Even on the market's worst days, buyout news and other short-term forces can send individual stocks up by 10%, 25%, even 50%.

For example, when EMC's (NYSE: EMC) courting of Iomega finally ended with a sweetened $213 million offer, stock in the storage device maker had risen 44% since it spurned EMC's initial overture early in March.

But beyond one-time blips like this one are stocks with fundamentally compelling reasons for recent momentum. The trick is to find those stocks. That's where Motley Fool CAPS comes in.

The story behind the story
CAPS is no crowd of lemmings. Its best-performing investors' opinions do more to shape each company's rating than the picks of their poorer-performing peers do. Let's use the collective wisdom of more than 96,000 CAPS investors to filter out the noise and find companies displaying strong momentum.

We'll screen for companies with a stock price increase of at least 30% in the past month, a market cap of greater than $100 million, and a beta of less than 3. That'll keep us clear of the wild, pump-and-dump land of penny stocks.

Here's a sample of stocks our screen returned:


CAPS Rating
(out of 5)

Price Change

PDL BioPhrama (Nasdaq: PDLI)



Capstone Turbine (Nasdaq: CPST)



Ford (NYSE: F)



Standard Pacific (NYSE: SPF)



Circuit City (NYSE: CC)



Return data is calculated as the difference between the closing price on March 14 and the closing price on April 15, as per MSN Money's screen. Star rankings from CAPS.

Let's burrow down through this list of stocks that have thumped the market in the past month, and find out the story behind the numbers.

Bio momentum
In attempts to realize more value for shareholders, PDL Biopharma had been shopping its business around before finally pulling the plug on the effort last month. The news that the company didn't get an anxious buyer and would instead cut jobs to restructure the company sent the stock into a tailspin. But recent news that the biotech firm would spin off a portion of its business and pay a healthy dividend has investors excited again.

The new plan calls for shareholders to receive a $4.25-per-share dividend, funded by roughly $500 million in spoils the company raked in when it sold off pieces of its marketed drug portfolio. The company will then split into two publicly traded entities -- one holding the rights to its antibody humanization royalty assets, and the other containing the rest of its biotechnology operations, with the promise in a pipeline of drugs in development.

PDL plans to capitalize the new biotech company with $375 million in cash designed to sustain operations for about three years while it advances the development of drugs toward commercialization. CAPS investors in general see lots of promise in the company, maintaining a four-star rating for most of the past six months. Optimism with the new dual-company structure has kept PDL Biopharma in the bull camp, too, with 480 out of the 509 investors who've rated the company believing that it will beat the S&P going forward.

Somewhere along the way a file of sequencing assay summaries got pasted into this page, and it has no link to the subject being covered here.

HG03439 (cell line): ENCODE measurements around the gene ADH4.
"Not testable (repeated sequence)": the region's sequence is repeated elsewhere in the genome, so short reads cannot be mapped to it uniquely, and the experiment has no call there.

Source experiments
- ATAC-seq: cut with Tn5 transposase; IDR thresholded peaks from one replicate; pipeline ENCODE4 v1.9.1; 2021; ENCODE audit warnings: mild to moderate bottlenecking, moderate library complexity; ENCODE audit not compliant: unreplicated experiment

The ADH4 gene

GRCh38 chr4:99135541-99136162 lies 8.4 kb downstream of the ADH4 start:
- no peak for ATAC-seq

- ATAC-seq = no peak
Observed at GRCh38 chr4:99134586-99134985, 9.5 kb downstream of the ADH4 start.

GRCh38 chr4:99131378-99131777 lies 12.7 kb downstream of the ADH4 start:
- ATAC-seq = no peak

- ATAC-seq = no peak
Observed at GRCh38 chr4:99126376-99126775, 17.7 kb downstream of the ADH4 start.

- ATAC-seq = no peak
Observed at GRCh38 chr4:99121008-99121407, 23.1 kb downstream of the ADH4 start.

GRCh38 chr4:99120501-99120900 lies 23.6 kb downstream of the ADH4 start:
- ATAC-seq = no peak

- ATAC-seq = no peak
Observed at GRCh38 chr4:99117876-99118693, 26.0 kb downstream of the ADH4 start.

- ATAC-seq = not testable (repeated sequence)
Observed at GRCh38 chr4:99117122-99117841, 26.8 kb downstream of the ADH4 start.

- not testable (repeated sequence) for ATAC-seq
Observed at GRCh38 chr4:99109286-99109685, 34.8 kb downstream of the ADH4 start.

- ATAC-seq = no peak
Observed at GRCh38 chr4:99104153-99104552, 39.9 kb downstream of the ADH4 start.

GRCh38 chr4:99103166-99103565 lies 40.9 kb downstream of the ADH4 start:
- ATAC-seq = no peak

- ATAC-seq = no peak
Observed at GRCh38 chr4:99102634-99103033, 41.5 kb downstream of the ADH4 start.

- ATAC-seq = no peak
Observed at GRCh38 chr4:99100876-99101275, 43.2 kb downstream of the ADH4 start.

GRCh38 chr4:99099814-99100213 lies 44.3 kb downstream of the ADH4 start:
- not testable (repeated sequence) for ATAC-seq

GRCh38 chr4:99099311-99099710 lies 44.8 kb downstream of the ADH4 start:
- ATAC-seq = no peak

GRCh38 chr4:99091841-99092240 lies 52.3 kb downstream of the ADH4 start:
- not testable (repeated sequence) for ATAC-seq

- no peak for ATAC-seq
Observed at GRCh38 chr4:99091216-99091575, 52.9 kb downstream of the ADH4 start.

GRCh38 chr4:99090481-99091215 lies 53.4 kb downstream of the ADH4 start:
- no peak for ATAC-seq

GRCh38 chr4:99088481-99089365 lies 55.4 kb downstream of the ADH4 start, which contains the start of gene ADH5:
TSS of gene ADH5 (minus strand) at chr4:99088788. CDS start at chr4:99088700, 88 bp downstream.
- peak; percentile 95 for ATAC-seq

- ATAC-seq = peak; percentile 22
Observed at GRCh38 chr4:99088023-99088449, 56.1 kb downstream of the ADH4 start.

Driving for dollars
With U.S. automakers spinning in circles while foreign automakers race by, it's been tough to like Ford as an investment over the past decade. But recent momentum in shares speaks of a potential turnaround at the company -- or, at least, investors' belief that there is value in the American icon that the market has missed.

Ford's woes have been recounted already -- a plethora of causes that have led to sagging sales in the face of stiff competition, and exposure to credit-strapped customers through its financing division. But the recent sale of the Jaguar and Land Rover lines to Tata Motors (NYSE: TTM) gives Ford the opportunity to renew its focus on its core line.

With a meager two-star rating in CAPS, Ford has just managed to pull away from the bottom-feeding one-star rank it's held for the lion's share of the past six months. Of the 826 All-Star investors rating the company, 325 are now bullish on shares. Not a majority by any stretch, but interest in the stock has generated more than 1,000 opinions written on Ford.

What's your story? Whether you buy the tale of a soaring or a souring stock, your own research is more important than collective opinions. But these collective opinions can make your due diligence a whole lot easier.

Add your take on these or any of the 5,500 stocks that our 96,000-plus investors have covered in Motley Fool CAPS. It's totally free to be a part of the community, and the payback is all for you.

The Motley Fool Rule Breakers service is another Foolish resource to help you find some of the greatest investment opportunities, especially in biotech. Check out what is on offer with a trial that is free for 30 days.

Fool contributor Dave Mock has his own story, but there's no "happily ever after" at the end of it. He owns no shares of companies mentioned here and is the author of The Qualcomm Equation. Tata Motors is a Global Gains recommendation. The Fool's disclosure policy has the momentum of a freight train but can stop on a dime.